Afraid Of The Dark: 100,000 New Drivers Have Never Driven At Night

Up To 100,000 driving test candidates a year have no experience of driving after dark. That’s according to new government figures…

No Experience Of Night Driving

New figures from the DVSA has revealed that up to 100,000 driving test candidates a year have never driven in the dark. This is despite the fact that around 35% of accidents involving young adults occur at night. The motoring organisation surveyed 17,000 learners and young drivers and discovered that 17.5% of them had never taken to the roads after the sun’s gone down. A further 22% said they’d had less than two hours driving practice in dark conditions before taking their practical test.

For perspective, 610,000 drivers aged between 17 – 24 took their practical tests between October 2018 and October 2019. Of these, approximately 106,000 had no experience of ever taking to the roads after dark. As a result, the DVSA is advising learners to ensure that they receive more nighttime lessons.

Mark Winn, chief driving examiner at the DVSA, stressed the importance of driving in reduced lighting. He said, “DVSA’s priority is to help everyone through a lifetime of safe driving. It’s essential that all learners gain experience of driving in the dark, whether with their driving instructor or through private practice”. He added, “spotting hazards in reduced visibility is a skill built on experience. The more time a learner spends practising in different conditions, the better prepared they will be for driving safely on their own.”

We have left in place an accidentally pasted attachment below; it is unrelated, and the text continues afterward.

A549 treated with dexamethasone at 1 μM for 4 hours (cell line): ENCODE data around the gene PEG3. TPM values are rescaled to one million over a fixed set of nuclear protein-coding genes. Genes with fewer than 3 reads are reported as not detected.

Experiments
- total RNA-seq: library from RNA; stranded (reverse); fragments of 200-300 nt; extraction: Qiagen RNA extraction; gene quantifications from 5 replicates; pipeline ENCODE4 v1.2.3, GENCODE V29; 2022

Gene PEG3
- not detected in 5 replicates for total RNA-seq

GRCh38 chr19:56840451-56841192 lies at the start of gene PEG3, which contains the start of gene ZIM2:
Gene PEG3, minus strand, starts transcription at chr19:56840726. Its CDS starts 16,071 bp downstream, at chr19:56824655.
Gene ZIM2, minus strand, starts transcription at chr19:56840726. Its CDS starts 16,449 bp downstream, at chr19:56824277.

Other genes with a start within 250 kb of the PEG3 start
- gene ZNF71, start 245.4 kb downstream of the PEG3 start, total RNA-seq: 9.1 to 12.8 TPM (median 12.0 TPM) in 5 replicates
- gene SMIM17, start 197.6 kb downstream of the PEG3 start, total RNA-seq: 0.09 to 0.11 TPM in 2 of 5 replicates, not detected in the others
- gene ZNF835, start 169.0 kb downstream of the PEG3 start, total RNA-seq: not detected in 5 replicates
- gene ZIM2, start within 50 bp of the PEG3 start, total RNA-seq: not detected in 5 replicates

Tips For Driving After Dark 

The DVSA has released tips for drivers to follow when driving at night…

1) It’s important to drive at a reduced speed during the night and when light is reduced. Due to reduced visibility, it’s important that you have more time to react to incidents on the road.

2) Use your car’s lights responsibly and properly. Only use your full beam lights on unlit roads and be mindful not to dazzle oncoming drivers and road-users. Use your regular headlights on illuminated stretches of road.

3) Driving at night or in the early hours will almost certainly cause fatigue and tiredness; regardless of how well you’ve slept. Whilst a good night’s sleep will help, make sure to take regular breaks and stop (when it’s safe to do so) if you feel that you’re becoming drowsy. Power naps and caffeine can help.

4) Be especially vigilant when overtaking at night. Give yourself plenty of time to carry out the manoeuvre and wait until you can see far ahead down the road.

5) Finally, keep your windscreen and mirrors clean and clear. The last thing you want is obstructed vision when visibility is already greatly reduced.

Highways England Is Switching Motorway Lights Back On –

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